Er Expression During Breast Cancer Evolution

An elegant case-control study (42,43) has examined ER and progesterone receptor (PR) expression in patients with invasive BC, compared to benign breast disease controls. Those authors found that elevated ER expression in benign epithelium was a significant risk factor for BC development, and also suggest that overexpression of ER in TDLUs augments normal estrogen sensitivity. Since prolonged estrogen exposure is an important risk factor for BC, abnormal ER expression in the benign epithelium may contribute to and increase the risk of progression to cancer.

Genesis Of Breast Cancer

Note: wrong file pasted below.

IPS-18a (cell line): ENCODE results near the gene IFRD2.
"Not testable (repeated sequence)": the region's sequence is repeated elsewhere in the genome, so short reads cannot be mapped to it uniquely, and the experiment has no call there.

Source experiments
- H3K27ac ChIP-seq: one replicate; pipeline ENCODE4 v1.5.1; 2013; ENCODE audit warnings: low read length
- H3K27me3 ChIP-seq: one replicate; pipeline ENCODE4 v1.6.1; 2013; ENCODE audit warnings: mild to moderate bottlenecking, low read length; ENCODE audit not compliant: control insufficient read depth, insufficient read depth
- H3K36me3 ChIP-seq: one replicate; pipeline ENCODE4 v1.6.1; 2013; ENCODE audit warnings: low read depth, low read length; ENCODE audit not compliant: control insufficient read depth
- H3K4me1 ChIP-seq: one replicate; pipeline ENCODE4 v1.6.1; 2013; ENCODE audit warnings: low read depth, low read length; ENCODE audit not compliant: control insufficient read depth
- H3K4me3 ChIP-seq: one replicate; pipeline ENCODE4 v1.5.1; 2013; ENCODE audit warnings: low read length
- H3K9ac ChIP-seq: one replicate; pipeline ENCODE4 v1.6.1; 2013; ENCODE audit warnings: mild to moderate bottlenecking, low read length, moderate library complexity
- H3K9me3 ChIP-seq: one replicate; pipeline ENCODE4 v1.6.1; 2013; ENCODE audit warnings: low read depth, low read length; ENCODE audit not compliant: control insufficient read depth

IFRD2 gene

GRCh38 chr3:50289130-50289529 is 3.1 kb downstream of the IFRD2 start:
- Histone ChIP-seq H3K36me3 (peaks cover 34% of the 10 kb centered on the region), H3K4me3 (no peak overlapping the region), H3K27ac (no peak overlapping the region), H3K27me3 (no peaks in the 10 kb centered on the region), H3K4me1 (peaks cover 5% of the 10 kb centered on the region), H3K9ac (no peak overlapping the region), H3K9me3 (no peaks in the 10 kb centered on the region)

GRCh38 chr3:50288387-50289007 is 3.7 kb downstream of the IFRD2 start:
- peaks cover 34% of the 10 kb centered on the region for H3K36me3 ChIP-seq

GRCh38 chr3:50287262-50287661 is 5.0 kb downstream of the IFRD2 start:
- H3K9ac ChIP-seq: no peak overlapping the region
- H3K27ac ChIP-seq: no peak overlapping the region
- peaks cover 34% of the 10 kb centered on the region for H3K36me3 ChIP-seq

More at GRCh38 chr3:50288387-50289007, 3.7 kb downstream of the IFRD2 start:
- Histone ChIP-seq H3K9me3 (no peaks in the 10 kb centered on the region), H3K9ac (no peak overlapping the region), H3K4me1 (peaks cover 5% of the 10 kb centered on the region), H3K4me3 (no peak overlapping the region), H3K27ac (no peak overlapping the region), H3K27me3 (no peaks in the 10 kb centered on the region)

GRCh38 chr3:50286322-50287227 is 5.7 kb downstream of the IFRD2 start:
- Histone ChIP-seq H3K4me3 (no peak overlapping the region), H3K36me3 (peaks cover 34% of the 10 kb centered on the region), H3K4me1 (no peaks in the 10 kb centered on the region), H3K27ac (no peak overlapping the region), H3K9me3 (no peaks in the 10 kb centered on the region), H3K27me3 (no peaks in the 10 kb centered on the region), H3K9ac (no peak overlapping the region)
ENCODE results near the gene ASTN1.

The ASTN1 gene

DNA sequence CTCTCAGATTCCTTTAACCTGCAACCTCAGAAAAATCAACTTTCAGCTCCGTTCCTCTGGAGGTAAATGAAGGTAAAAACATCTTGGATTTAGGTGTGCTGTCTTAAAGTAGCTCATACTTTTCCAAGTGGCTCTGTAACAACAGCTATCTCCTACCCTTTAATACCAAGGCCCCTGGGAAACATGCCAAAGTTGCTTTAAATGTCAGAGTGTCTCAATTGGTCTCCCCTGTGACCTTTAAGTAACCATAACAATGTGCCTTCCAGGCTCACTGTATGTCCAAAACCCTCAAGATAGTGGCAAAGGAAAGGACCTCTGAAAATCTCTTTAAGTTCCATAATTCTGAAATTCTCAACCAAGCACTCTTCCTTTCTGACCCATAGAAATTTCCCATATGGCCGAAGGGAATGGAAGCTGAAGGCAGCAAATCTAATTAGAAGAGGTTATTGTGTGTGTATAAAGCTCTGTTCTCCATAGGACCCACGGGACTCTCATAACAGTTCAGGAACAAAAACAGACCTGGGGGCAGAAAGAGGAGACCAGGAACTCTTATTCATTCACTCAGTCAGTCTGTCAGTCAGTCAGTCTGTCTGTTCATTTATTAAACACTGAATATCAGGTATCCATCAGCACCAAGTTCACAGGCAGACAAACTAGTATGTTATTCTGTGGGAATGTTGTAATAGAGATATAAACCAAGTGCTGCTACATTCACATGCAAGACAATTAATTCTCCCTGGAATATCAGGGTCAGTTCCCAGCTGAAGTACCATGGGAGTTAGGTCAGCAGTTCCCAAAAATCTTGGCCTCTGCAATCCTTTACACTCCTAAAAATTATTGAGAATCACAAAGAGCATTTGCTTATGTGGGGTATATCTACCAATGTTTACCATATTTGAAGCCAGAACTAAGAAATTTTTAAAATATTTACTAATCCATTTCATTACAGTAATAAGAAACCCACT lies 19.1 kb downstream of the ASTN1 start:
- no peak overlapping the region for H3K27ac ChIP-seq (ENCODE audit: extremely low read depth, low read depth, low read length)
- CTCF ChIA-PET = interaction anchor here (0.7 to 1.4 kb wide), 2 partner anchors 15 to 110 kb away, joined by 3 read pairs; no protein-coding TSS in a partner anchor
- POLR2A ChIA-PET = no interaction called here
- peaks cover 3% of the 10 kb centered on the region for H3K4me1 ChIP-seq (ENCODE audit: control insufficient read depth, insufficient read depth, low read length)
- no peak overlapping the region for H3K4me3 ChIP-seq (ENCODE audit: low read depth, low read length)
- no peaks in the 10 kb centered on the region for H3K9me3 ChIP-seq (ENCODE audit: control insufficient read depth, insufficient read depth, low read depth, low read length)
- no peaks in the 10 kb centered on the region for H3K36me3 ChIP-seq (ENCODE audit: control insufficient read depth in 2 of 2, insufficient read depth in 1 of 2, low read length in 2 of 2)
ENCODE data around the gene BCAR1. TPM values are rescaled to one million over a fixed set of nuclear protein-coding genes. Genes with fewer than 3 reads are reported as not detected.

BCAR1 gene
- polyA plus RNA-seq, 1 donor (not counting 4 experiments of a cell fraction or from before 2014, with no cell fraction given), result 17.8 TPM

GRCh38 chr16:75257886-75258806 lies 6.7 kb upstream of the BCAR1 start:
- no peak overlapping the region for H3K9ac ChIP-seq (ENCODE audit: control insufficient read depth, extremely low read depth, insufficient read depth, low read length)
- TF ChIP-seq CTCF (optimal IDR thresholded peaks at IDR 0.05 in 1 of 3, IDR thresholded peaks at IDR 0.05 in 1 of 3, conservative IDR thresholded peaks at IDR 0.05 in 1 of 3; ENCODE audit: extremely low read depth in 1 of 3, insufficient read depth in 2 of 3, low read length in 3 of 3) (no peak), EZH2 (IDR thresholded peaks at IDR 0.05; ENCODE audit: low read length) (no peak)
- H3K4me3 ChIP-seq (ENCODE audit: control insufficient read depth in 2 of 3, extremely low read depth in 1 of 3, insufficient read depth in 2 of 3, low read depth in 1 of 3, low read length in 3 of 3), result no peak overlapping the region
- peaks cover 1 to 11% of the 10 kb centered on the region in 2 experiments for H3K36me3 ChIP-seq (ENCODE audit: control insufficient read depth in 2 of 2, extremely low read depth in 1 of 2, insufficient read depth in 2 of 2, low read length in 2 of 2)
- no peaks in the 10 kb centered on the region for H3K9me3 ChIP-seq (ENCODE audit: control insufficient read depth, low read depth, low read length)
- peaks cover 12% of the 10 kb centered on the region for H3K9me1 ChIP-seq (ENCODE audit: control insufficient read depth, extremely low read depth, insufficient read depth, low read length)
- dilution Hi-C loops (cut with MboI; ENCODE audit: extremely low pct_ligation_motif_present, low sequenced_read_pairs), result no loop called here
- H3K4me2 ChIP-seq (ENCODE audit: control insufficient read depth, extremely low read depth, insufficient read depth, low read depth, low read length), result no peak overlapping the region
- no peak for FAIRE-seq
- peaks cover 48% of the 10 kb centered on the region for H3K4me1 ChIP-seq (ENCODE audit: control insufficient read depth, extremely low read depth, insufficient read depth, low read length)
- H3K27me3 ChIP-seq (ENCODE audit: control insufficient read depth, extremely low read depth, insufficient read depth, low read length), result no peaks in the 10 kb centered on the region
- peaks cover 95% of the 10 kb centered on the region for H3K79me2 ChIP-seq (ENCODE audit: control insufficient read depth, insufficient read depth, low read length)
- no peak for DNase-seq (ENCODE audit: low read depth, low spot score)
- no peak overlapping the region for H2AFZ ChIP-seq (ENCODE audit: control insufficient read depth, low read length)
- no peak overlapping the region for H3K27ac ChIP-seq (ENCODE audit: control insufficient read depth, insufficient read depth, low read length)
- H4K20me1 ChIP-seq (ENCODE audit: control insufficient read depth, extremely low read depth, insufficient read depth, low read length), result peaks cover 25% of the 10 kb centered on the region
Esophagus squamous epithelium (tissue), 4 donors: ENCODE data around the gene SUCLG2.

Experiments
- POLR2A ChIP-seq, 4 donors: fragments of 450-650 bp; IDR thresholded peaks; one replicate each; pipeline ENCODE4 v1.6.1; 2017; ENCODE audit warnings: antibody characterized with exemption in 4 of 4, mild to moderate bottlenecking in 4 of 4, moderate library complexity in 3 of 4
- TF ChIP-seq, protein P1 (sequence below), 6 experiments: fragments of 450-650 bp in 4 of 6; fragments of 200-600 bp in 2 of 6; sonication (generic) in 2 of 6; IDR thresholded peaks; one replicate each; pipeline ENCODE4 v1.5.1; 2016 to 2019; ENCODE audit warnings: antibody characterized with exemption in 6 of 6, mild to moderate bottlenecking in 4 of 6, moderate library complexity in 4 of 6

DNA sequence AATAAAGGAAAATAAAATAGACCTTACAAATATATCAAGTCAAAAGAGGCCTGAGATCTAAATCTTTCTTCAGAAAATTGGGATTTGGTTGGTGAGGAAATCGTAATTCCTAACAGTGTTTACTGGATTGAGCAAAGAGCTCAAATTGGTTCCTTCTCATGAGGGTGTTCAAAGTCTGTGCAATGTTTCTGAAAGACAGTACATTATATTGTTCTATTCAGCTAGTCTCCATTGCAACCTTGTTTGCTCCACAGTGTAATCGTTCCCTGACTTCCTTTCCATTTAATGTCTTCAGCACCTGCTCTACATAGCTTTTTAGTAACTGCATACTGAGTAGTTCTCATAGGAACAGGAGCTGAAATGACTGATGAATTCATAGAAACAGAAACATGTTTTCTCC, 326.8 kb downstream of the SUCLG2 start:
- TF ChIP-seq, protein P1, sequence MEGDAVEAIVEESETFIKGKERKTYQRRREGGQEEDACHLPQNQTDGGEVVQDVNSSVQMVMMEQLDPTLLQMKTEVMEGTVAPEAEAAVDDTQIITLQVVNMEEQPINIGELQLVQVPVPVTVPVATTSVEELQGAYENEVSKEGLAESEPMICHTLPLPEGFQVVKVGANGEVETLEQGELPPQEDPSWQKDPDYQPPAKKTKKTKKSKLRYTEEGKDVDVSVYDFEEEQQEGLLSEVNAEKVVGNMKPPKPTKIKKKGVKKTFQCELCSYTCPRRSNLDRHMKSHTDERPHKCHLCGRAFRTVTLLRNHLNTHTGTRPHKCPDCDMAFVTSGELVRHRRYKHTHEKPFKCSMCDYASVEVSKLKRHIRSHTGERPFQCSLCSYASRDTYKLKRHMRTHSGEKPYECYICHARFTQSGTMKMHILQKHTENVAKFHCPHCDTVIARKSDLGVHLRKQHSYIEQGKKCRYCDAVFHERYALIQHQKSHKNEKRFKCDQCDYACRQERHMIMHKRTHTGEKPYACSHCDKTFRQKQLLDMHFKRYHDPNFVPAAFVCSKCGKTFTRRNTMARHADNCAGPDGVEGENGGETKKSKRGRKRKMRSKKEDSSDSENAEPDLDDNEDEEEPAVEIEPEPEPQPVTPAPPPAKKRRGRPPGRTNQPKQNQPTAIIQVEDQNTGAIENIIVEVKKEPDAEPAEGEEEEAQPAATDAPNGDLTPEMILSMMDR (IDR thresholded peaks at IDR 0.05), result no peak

Estrogen and progesterone and their receptors, ER and PR, are clearly important in the genesis of BC. These hormones control the proliferation and differentiation of normal mammary ECs, and also are critical regulators of the growth of ER-positive BC cells. However, peptide growth factors (GF), receptors, and tumor suppressor genes are also important for the genesis of BC. These include GFs, such as epidermal growth factor (EGF), transforming growth factor a, heregulins, and insulin-like growth factors (IGFs), and their receptors, such as EGFR, erb-2, -3, and -4, and IGFR and the tumor suppressor genes, p53, Rb, BRCA1, and BRCA2. These proteins and their role in breast carcinogenesis are discussed later in Chapter 5, and in recent reviews (44). However, it should be noted that many of these GFs and GFRs are altered in more undifferentiated cells, which typically do not express ER. For example, breast cells that express high levels of erbB-2 typically are ER-negative (45). A similar...

The Gastritiscancer Sequence